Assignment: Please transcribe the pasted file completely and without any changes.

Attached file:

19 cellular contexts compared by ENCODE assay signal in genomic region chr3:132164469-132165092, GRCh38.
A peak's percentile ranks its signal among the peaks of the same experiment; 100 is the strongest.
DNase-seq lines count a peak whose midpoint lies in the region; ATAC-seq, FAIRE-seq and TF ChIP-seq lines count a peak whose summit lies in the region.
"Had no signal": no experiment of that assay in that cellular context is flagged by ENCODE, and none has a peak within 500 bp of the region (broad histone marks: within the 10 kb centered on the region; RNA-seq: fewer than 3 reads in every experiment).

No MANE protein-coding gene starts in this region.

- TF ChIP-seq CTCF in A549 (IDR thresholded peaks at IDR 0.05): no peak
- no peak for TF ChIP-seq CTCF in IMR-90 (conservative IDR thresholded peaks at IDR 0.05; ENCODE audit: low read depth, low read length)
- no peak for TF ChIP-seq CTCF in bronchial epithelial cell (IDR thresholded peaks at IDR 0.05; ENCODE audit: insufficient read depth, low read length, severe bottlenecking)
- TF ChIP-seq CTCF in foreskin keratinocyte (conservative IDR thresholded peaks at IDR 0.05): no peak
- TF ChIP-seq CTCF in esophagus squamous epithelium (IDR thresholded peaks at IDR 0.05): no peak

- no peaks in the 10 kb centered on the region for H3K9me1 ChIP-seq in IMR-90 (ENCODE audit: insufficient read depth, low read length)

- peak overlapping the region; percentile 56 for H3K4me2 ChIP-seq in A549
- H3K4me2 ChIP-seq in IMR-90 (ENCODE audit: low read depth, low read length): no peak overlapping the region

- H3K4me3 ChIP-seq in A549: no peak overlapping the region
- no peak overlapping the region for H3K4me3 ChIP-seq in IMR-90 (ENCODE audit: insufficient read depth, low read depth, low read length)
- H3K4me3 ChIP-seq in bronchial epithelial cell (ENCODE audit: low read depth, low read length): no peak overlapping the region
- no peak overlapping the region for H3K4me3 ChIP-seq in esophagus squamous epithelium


19 cellular contexts compared by ENCODE assay signal in genomic region chr3:132164469-132165092, GRCh38.
A peak's percentile ranks its signal among the peaks of the same experiment; 100 is the strongest.
DNase-seq lines count a peak whose midpoint lies in the region; ATAC-seq, FAIRE-seq and TF ChIP-seq lines count a peak whose summit lies in the region.
"Had no signal": no experiment of that assay in that cellular context is flagged by ENCODE, and none has a peak within 500 bp of the region (broad histone marks: within the 10 kb centered on the region; RNA-seq: fewer than 3 reads in every experiment).

No MANE protein-coding gene starts in this region.

- TF ChIP-seq CTCF in A549 (IDR thresholded peaks at IDR 0.05): no peak
- no peak for TF ChIP-seq CTCF in IMR-90 (conservative IDR thresholded peaks at IDR 0.05; ENCODE audit: low read depth, low read length)
- no peak for TF ChIP-seq CTCF in bronchial epithelial cell (IDR thresholded peaks at IDR 0.05; ENCODE audit: insufficient read depth, low read length, severe bottlenecking)
- TF ChIP-seq CTCF in foreskin keratinocyte (conservative IDR thresholded peaks at IDR 0.05): no peak
- TF ChIP-seq CTCF in esophagus squamous epithelium (IDR thresholded peaks at IDR 0.05): no peak

- no peaks in the 10 kb centered on the region for H3K9me1 ChIP-seq in IMR-90 (ENCODE audit: insufficient read depth, low read length)

- peak overlapping the region; percentile 56 for H3K4me2 ChIP-seq in A549
- H3K4me2 ChIP-seq in IMR-90 (ENCODE audit: low read depth, low read length): no peak overlapping the region

- H3K4me3 ChIP-seq in A549: no peak overlapping the region
- no peak overlapping the region for H3K4me3 ChIP-seq in IMR-90 (ENCODE audit: insufficient read depth, low read depth, low read length)
- H3K4me3 ChIP-seq in bronchial epithelial cell (ENCODE audit: low read depth, low read length): no peak overlapping the region
- no peak overlapping the region for H3K4me3 ChIP-seq in esophagus squamous epithelium